Saturday, March 11, 2017

The Season of Waiting
What’s cooking? Butter-Steamed Broccoli with Panko and Parmesan Cheese




It’s that middling time of year. When spring is so near you can almost taste it, except that the wind chill keeps freezing your taste buds. But the hardest thing about this time of year is finding something fresh to cook.

There’s lots in the stores, don’t get me wrong. But I’ve pretty much had my fill of broccoli and broccolini and cauliflower, and butternut and acorn squash, which is what’s still most abundant in the fresh produce aisle. Fresh asparagus will make an appearance soon – that would be fresh, local asparagus, from someplace on this continent. But not just yet.

Do I sound whiney? I’m sure that’s right. And not like me. For the truth is that I’ve had the flu – in spite of having gotten a flu shot this year – and even if I’d felt like cooking or eating, my prince has refused to let me near anything he’s planning to put in his mouth.

So we’ve had lots of takeout, and a few meals that involved boiling liquid – to adequately eliminate any germs. But at some point, you know, the Kitchen Goddess must cook. Sharks gotta swim.

I’m not alone in this lament, by the way. Just last week, the very talented Sam Sifton (NY Times food writer) posted a piece in the Sunday NYT Magazine, wherein he said, “These are hard days for cooking.... Early March can leave cooks adrift in home and restaurant kitchens alike, unsure of themselves, desirous of inspiration.” So misery does indeed love company.

And that’s where this very tasty broccoli recipe comes in. I know, I said I was tired of broccoli; mostly, I meant I was tired of the same old preparations.

Often, when trying to figure out what to do with veggies, my thoughts run to steam/boil/grill/roast and then slather with butter. But that seemed sort of inadequate. So when I uncovered this recipe in my slush pile of good ideas, I cheered. For starters, this technique of cooking the broccoli in a bath of water and butter over high heat is truly magical. A new arrow in the Kitchen Goddess’s quiver, as it were. The broccoli absorbs both the water and the butter, which completely changes the flavor of the food. Add the nuttiness of shaved parmesan cheese, plus a nice crunch delivered by toasted, peppered panko, and you have what is both a very good and a very easy dish. Not exactly springlike, but then, it’s not exactly spring. (If you want to hint at the coming of spring, grate some lemon zest into the panko or squeeze a bit of lemon into the skillet with the broccoli.) Thankfully, it is actually possible to get very attractive fresh broccoli in the stores.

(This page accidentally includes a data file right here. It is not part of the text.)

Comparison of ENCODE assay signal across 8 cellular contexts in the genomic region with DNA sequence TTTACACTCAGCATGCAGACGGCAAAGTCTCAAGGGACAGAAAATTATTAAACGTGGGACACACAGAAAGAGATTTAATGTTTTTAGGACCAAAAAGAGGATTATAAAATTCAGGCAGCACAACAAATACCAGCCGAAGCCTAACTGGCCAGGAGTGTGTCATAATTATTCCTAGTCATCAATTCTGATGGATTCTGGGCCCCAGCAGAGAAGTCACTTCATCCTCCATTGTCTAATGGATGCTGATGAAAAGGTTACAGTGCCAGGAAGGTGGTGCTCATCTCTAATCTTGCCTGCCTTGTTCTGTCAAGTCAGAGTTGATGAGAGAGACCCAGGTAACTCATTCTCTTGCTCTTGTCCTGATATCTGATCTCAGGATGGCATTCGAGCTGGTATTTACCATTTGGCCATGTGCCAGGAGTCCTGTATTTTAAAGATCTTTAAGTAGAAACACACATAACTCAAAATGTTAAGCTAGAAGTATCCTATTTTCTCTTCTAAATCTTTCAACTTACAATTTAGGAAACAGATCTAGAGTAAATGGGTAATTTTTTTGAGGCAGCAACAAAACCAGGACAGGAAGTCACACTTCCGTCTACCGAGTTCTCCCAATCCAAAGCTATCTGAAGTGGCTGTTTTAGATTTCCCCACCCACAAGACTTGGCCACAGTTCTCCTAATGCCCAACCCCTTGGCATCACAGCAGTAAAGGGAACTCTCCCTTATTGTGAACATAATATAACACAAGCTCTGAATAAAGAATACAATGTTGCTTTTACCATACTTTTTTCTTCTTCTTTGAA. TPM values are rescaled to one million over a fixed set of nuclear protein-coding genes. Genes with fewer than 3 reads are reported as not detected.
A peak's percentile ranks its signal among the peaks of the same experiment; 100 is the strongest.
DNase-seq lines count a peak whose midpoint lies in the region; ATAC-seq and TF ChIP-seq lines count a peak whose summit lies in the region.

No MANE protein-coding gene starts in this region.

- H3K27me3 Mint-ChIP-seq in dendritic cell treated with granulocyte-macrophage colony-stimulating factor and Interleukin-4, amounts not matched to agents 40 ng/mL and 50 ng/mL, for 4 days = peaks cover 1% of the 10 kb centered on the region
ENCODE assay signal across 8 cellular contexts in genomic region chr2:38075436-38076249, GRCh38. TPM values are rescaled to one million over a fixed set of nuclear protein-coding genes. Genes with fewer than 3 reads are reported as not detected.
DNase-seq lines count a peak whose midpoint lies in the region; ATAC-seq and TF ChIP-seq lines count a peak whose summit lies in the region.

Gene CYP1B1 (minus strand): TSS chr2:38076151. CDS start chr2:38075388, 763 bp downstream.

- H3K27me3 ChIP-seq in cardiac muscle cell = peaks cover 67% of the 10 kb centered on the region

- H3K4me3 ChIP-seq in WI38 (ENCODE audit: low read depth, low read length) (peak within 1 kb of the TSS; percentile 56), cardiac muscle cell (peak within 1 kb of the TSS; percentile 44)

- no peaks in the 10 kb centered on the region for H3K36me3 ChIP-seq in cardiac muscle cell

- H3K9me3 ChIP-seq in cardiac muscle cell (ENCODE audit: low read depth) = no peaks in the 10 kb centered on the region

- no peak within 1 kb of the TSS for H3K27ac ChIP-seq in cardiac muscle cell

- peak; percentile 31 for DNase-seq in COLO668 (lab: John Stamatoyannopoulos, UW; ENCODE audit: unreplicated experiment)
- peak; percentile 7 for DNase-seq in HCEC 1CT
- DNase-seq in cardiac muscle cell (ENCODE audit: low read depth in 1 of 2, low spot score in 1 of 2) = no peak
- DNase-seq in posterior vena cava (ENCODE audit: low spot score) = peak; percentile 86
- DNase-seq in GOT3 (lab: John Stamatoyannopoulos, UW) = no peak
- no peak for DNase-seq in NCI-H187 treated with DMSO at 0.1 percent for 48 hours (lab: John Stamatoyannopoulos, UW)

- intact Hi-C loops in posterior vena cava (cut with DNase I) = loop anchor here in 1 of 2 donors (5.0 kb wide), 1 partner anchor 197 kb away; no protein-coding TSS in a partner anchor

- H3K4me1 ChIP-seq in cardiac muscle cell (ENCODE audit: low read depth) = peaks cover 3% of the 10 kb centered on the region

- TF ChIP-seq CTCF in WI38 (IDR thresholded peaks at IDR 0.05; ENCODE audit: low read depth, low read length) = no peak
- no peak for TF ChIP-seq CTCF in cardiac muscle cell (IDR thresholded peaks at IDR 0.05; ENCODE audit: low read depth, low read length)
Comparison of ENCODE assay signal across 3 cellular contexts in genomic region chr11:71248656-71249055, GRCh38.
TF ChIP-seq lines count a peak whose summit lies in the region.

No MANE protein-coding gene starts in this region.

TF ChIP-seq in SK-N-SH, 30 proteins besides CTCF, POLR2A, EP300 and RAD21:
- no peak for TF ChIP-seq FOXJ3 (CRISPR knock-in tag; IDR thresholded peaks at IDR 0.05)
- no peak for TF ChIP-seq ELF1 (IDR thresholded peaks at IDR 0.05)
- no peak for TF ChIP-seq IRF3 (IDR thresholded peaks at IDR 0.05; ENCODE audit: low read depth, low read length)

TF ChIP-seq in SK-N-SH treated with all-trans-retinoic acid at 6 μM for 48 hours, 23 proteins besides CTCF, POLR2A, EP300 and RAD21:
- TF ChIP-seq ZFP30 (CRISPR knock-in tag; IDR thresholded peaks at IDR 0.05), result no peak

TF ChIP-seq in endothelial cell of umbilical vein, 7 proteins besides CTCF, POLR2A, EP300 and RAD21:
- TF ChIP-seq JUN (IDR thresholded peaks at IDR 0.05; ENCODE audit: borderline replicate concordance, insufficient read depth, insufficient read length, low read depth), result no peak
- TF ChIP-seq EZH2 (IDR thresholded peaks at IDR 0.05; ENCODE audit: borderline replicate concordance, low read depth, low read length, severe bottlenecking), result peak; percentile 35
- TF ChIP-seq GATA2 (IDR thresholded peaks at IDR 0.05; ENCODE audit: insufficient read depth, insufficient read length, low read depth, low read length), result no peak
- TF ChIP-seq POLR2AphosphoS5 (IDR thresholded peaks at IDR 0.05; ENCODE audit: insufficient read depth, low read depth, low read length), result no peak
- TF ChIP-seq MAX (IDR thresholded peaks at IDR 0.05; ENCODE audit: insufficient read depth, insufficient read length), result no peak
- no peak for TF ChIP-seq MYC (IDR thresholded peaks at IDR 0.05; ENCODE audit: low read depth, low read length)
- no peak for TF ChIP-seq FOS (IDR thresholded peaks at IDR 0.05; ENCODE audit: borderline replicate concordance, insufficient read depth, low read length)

I served this excellent preparation with grilled – by the prince – chicken thighs and rice (another dish from boiling water). Not an awe-inspiring meal, but way better than takeout.


Butter-Steamed Broccoli with Panko and Parmesan Cheese

Adapted from David Tanis in The New York Times.

Serves 4.

¾ cup panko bread crumbs
1 tablespoon extra-virgin olive oil
¾ teaspoon coarsely ground black pepper
salt
1 large head broccoli (about 1 pound)
1 clove garlic, sliced thin
1 cup water
2 ounces Parmigiano-Reggiano, shaved
Optional: ½ lemon (zest grated into the bread crumbs, or juice squeezed into the water bath for broccoli)

Preheat the oven to 400º.

In a medium bowl, toss the panko crumbs with the olive oil. Place the crumbs on a rimmed baking pan and put the pan in the oven for 10-12 minutes, or until the crumbs take on a golden color. Stir the crumbs once or twice as they cook, to encourage even browning. When the panko crumbs have reached a color you like, remove them from the oven and scrape them into a bowl to cool. Stir in the pepper and salt to taste.






In the meantime, separate the broccoli into spears 3-4 inches long, slicing the thickest ones to make stems no thicker than ½ inch. If the base of the broccoli is a long, thick stem, use a peeler to remove the tough outer skin, and slice the stem into batons (sticks, like French fries) no more than ½ inch thick.








Melt the butter in a large skillet over medium heat. Add the broccoli, garlic, and water, and season with salt to taste. Stir well and turn the heat to medium-high, then cover the skillet with a tight-fitting lid. Cook the broccoli over medium-high heat for 5 minutes, at which point it should be firm-tender and still green. (Some of the stems will brown lightly from the butter in the bottom of the pan.)

Transfer the broccoli to a warm serving platter and sprinkle it with the toasted panko crumbs. The broccoli should have absorbed all the butter and water; if not, pour any remaining liquid over the broccoli in the serving dish. Shave large, thin slices of Parmigiano-Reggiano on top, and serve.



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